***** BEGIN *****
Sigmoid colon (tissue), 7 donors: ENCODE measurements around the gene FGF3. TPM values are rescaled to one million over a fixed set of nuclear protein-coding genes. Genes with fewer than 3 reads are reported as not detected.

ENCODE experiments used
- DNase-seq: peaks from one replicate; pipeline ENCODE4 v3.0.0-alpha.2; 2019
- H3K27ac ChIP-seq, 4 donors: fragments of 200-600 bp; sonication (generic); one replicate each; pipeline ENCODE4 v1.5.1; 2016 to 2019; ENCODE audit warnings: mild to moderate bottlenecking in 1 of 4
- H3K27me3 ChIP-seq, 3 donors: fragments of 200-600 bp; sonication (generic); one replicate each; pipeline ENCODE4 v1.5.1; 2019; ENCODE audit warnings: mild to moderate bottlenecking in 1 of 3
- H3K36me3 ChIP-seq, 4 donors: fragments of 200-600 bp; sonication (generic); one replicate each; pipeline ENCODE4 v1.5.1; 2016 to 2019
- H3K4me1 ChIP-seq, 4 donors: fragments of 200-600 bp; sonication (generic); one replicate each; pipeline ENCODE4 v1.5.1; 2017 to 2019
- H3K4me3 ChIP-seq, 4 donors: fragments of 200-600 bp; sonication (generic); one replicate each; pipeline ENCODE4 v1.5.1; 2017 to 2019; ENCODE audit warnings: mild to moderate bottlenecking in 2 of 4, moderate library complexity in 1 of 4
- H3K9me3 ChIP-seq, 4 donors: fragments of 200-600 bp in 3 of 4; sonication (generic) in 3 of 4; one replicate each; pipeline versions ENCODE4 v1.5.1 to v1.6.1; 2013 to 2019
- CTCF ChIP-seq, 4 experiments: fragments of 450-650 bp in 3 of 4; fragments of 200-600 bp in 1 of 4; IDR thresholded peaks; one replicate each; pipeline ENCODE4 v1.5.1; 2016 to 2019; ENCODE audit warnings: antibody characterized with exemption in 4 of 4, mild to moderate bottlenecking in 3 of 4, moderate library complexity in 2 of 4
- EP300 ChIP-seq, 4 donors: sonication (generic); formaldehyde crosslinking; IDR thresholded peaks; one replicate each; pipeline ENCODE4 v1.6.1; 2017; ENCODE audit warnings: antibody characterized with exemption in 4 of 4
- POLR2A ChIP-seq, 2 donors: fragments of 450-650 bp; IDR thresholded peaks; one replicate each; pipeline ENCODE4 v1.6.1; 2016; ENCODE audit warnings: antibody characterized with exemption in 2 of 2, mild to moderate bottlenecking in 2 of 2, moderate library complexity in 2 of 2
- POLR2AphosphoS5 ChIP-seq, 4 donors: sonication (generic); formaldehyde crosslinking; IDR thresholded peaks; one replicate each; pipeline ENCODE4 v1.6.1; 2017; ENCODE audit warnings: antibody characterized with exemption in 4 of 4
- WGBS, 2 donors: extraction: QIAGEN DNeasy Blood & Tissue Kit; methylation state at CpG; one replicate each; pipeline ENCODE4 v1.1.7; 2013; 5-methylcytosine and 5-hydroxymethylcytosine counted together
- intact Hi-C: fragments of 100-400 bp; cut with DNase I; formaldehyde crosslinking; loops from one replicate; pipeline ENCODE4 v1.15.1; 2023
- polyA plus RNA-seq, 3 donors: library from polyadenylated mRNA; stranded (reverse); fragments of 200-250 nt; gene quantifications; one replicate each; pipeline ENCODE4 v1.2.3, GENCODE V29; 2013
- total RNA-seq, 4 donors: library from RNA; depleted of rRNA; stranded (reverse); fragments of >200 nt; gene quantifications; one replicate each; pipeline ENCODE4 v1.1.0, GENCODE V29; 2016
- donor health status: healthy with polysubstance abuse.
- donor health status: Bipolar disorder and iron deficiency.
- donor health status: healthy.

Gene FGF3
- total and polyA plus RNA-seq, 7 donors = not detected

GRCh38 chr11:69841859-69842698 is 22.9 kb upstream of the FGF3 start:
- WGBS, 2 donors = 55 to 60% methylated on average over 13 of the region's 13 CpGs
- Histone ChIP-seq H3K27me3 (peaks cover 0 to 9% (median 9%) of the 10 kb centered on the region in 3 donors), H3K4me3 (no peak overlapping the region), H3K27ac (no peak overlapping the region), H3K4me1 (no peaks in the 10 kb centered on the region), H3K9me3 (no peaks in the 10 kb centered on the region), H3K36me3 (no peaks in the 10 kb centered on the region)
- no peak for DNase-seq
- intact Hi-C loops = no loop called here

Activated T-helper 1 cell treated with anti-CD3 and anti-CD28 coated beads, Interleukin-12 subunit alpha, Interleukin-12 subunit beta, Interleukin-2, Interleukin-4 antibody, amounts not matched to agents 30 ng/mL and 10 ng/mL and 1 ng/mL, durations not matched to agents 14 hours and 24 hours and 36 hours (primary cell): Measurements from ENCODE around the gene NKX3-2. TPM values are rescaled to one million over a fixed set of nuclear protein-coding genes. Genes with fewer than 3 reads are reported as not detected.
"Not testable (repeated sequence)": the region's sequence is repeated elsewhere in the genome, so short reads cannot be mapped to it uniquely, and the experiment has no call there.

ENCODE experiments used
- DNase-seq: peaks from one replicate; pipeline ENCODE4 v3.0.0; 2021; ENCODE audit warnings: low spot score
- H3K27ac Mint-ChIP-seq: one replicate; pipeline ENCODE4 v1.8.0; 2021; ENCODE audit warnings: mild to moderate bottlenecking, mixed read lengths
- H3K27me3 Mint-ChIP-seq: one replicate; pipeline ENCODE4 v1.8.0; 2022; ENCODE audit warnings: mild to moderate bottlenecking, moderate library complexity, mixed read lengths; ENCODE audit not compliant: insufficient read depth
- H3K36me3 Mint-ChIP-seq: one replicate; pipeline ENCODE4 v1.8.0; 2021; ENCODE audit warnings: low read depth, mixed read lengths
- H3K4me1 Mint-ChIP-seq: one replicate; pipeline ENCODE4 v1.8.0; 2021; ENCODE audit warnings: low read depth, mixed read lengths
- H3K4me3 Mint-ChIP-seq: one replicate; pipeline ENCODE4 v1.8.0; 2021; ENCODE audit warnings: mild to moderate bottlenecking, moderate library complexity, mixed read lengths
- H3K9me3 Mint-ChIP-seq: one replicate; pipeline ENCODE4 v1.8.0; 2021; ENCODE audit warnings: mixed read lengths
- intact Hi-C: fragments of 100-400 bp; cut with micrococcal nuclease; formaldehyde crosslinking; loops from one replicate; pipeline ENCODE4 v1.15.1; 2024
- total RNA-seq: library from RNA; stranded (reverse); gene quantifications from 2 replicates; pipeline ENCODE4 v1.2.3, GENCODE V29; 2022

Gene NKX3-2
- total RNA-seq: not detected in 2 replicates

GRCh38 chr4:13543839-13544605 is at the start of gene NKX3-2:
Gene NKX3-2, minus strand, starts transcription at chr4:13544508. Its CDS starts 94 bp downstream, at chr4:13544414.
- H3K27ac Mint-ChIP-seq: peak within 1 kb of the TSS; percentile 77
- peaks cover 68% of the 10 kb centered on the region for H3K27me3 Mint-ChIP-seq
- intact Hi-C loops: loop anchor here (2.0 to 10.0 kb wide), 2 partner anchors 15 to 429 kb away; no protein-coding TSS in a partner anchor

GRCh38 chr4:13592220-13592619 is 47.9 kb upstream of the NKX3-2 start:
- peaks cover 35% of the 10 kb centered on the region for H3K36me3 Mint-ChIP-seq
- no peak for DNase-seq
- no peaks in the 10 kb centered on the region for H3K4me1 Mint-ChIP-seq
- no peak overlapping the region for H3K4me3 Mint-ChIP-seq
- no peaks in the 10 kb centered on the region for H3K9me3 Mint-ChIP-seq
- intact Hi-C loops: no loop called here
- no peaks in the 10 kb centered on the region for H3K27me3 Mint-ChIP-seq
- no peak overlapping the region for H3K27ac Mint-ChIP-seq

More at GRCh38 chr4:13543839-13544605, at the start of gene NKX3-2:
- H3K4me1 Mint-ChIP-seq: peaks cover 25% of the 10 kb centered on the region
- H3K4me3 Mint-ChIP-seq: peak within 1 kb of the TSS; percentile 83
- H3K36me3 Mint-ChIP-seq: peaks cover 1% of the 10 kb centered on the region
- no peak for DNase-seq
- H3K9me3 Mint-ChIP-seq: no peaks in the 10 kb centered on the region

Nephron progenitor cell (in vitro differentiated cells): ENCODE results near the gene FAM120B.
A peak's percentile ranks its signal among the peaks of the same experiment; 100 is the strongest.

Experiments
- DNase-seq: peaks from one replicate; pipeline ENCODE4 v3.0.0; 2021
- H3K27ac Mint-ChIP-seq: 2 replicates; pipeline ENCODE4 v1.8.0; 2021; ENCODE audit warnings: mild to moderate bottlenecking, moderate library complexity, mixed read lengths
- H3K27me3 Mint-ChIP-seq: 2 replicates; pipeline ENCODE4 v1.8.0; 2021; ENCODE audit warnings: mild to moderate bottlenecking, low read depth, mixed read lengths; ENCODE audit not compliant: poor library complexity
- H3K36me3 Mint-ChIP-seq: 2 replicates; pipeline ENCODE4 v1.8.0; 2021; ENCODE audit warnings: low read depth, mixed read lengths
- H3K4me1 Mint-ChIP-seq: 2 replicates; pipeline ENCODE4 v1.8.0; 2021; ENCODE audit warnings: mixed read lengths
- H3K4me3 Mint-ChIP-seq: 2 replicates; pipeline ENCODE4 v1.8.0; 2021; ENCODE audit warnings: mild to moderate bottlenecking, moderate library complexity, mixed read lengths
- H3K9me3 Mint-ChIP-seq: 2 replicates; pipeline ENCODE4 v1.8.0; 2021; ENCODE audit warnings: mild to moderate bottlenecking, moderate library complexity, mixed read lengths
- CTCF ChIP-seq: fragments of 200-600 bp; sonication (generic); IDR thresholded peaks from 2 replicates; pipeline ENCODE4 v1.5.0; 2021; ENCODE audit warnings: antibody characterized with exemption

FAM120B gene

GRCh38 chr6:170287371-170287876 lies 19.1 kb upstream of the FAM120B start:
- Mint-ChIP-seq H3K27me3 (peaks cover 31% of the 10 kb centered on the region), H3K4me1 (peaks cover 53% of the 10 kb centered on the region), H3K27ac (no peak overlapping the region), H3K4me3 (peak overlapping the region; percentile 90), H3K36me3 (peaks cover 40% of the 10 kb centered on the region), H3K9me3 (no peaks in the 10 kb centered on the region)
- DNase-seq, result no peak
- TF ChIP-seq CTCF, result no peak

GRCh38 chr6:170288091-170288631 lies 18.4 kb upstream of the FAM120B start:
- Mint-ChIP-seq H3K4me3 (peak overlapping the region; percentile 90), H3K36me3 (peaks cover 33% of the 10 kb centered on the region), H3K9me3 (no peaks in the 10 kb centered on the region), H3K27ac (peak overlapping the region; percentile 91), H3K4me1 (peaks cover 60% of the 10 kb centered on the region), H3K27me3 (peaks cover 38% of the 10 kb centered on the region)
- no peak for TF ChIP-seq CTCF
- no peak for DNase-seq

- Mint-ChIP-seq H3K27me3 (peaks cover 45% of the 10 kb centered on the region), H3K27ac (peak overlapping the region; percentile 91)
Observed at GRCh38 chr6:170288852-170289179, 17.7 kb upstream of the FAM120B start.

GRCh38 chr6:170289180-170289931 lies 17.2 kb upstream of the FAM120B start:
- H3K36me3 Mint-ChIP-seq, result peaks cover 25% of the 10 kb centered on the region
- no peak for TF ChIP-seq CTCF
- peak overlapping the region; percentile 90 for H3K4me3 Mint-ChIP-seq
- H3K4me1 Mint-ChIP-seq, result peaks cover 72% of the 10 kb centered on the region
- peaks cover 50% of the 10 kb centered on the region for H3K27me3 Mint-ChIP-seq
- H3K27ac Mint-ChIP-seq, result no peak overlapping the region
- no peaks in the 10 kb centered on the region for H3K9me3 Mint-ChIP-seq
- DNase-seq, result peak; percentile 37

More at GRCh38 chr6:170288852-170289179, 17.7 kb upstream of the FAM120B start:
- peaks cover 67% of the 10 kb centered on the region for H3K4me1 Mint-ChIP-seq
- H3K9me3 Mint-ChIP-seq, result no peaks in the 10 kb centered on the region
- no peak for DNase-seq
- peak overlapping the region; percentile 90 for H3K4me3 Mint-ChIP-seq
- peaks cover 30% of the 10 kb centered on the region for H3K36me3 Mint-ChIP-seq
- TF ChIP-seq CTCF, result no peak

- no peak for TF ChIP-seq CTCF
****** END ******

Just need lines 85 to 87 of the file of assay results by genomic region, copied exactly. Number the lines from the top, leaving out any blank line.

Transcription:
- H3K36me3 Mint-ChIP-seq, result peaks cover 25% of the 10 kb centered on the region
- no peak for TF ChIP-seq CTCF
- peak overlapping the region; percentile 90 for H3K4me3 Mint-ChIP-seq